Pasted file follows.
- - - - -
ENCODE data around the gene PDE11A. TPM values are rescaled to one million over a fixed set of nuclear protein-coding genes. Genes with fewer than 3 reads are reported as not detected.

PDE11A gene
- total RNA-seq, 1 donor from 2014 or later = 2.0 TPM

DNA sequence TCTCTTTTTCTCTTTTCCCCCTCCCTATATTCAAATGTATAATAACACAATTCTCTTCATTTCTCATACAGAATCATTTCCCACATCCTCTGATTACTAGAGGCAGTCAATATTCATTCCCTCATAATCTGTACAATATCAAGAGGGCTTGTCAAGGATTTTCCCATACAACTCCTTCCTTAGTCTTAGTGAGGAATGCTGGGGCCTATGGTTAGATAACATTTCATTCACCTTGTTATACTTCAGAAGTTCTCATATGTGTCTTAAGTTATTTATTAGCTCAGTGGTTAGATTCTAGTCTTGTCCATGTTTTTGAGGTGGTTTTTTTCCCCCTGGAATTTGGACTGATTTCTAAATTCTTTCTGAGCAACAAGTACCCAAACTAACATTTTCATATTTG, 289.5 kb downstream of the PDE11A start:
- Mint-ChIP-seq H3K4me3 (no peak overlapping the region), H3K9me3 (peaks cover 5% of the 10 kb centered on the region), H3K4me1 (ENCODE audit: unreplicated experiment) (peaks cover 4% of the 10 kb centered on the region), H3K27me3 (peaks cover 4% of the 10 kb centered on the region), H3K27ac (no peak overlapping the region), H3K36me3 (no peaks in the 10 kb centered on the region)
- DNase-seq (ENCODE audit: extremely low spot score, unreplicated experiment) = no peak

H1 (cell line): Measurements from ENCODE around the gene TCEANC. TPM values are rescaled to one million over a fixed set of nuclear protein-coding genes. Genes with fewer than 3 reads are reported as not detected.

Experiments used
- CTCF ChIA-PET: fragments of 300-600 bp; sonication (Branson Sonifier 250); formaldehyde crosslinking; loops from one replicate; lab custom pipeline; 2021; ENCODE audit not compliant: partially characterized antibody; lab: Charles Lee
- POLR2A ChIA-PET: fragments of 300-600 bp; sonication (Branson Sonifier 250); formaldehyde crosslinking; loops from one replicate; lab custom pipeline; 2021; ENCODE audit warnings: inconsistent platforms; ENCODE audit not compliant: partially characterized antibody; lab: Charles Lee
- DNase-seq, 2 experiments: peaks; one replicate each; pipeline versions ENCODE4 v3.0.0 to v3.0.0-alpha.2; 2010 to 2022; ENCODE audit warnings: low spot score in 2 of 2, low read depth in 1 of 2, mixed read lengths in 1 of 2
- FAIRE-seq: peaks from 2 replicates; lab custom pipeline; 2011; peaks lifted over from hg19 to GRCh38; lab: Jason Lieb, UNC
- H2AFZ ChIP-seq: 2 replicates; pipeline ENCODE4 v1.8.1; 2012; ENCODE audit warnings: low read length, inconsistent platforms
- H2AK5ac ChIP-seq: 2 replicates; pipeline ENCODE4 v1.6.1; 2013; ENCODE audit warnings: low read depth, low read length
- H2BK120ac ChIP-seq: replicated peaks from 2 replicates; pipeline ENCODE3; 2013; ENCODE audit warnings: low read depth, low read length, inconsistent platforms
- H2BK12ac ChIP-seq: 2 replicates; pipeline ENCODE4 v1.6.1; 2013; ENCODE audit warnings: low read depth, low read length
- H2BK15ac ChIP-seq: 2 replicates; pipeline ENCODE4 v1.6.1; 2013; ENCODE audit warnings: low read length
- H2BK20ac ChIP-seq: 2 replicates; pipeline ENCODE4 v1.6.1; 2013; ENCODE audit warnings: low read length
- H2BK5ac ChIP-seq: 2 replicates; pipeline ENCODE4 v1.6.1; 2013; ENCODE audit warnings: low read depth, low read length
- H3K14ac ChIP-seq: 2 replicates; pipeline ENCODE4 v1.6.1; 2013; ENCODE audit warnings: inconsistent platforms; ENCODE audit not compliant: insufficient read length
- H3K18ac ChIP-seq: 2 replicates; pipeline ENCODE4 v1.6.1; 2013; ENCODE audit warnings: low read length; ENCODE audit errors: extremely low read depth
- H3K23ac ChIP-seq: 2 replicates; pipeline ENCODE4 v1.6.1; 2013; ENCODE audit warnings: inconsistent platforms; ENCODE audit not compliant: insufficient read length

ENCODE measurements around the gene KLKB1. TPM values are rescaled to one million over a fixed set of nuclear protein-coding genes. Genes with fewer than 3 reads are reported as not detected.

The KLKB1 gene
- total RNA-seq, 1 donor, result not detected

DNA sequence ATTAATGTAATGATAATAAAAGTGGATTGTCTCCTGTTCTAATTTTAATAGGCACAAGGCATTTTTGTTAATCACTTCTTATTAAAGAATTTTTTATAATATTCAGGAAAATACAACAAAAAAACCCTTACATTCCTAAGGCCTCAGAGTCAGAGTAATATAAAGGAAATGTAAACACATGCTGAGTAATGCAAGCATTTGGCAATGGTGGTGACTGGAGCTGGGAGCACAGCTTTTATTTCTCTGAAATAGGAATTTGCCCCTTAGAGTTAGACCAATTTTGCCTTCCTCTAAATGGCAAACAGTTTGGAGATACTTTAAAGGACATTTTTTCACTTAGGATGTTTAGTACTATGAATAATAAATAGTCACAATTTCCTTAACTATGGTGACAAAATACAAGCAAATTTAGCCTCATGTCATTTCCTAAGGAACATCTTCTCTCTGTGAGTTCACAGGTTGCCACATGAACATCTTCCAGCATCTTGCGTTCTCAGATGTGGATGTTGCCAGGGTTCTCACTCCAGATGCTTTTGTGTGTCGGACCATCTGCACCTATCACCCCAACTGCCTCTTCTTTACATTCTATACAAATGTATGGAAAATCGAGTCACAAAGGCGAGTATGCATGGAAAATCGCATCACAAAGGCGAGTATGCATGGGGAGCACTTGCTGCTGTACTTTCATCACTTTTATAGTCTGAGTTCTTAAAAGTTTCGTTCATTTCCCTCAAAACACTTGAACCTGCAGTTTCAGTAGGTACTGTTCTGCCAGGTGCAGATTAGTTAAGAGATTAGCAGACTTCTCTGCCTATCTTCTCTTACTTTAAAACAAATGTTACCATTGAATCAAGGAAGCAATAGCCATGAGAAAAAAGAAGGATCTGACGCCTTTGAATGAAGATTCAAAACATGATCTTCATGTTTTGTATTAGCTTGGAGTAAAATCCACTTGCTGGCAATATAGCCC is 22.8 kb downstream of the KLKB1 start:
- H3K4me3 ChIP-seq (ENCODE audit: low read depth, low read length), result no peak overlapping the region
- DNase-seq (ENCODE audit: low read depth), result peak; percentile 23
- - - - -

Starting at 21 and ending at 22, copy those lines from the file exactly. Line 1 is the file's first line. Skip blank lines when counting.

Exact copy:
- H3K18ac ChIP-seq: 2 replicates; pipeline ENCODE4 v1.6.1; 2013; ENCODE audit warnings: low read length; ENCODE audit errors: extremely low read depth
- H3K23ac ChIP-seq: 2 replicates; pipeline ENCODE4 v1.6.1; 2013; ENCODE audit warnings: inconsistent platforms; ENCODE audit not compliant: insufficient read length